MOTORIST Cinzia Lee was in for a shock when she received a traffic violation for using her phone while driving.

Disturbingly, the photo attached to her citation revealed more than just Cinzia checking a text.

She's campaigning for photos like these to be investigated


She’s campaigning for photos like these to be investigatedCredit: Facebook
The photo seemed normal at first, but after Cinzia took a look she was mortified


The photo seemed normal at first, but after Cinzia took a look she was mortifiedCredit: NSW Gov

Once she realised the surveillance photo showed a full up skirt shot, she reached out to traffic authorities, dismayed.

But the New South Wales traffic citations service did nothing to rectify the situation.

Cinzia said: “I got a written letter back that basically ignored everything that I’d said, except to say someone in the office does look at the photos.”

The motorist was floored at the lack of response for the inappropriate photo.

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She continued: “You could see up my skirt, between my legs. You could see my underwear.

“You could see the phone, and right next to the phone there was my underwear.”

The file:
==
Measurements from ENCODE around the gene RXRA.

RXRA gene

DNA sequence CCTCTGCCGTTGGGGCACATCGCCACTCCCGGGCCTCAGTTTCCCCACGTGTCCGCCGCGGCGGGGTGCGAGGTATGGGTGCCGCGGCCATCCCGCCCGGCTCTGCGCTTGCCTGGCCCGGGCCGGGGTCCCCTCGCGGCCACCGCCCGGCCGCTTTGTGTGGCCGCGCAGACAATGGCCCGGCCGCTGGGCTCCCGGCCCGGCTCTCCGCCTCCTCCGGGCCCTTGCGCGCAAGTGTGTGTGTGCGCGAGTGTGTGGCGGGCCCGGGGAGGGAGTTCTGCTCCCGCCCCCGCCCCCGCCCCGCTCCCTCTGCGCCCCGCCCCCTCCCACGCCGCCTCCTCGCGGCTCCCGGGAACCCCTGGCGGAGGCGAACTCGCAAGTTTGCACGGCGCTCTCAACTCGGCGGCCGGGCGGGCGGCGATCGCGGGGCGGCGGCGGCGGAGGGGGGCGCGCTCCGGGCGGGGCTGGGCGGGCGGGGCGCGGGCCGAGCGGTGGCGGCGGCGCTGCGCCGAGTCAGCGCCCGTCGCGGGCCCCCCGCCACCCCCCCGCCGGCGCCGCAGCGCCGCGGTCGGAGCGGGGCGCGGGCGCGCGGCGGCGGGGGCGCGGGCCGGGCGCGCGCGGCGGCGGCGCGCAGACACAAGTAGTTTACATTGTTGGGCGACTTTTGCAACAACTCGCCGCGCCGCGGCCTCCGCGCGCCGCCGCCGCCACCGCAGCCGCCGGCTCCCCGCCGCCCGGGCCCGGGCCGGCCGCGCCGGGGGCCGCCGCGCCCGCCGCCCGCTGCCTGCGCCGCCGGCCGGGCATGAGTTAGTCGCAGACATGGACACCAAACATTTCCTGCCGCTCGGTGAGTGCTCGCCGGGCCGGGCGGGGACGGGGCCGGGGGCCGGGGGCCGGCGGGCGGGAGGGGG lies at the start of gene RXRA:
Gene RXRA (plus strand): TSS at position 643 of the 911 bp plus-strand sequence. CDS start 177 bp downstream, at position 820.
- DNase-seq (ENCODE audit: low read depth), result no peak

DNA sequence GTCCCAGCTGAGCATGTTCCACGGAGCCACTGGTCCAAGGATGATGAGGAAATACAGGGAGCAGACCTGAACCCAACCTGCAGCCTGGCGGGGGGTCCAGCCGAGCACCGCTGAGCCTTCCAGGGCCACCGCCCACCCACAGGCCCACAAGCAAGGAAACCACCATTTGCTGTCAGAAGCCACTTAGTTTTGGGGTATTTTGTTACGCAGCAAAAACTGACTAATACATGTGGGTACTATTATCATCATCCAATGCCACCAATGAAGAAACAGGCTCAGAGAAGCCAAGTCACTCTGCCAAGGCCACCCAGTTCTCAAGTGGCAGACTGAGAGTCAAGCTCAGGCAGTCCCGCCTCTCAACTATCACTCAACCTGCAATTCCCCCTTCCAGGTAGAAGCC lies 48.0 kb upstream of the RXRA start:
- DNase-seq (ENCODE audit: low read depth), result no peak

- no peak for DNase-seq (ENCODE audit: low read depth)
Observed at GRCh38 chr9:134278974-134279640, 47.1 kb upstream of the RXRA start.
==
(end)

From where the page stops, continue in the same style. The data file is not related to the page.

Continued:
After public outcry, the transport services in NSW said they will review protocol for their handling of “sensitive images”, Minister for Roads Natalie Ward said.

Lucky for Cinzia, she didn’t have to pay the fine due to her impeccable driving record.

But she said something needs to change, since she has no control over the revealing photo of her, and who may see it.

She said: “It feels a bit like David versus Goliath because you have no control over who sees those photos.”

Cinzia isn’t alone in her fight to stop invasive photos taken from traffic cameras.

Another Aussie was shocked when he received a £500 fine after his wife reached for a sun visor.

Richard Arnold was fuming after receiving the photo of the incident: which had an upshot of his wife Anh Nyugen’s underwear.

Anh is only five feet tall, and had placed her leg on the vehicle’s dashboard when the inappropriate photo was taken by traffic cameras.

“It’s actually illegal I think to photograph up a skirt. Covert photographic surveillance should not be used in such an insensitive and disrespectful manner.”

Queensland’s Department of Transport and Main Roads said photographs taken by traffic cameras are encrypted and used only for “enforcement purposes”.

They also said the images aren’t altered in any way before being sent out with the infringement notice.

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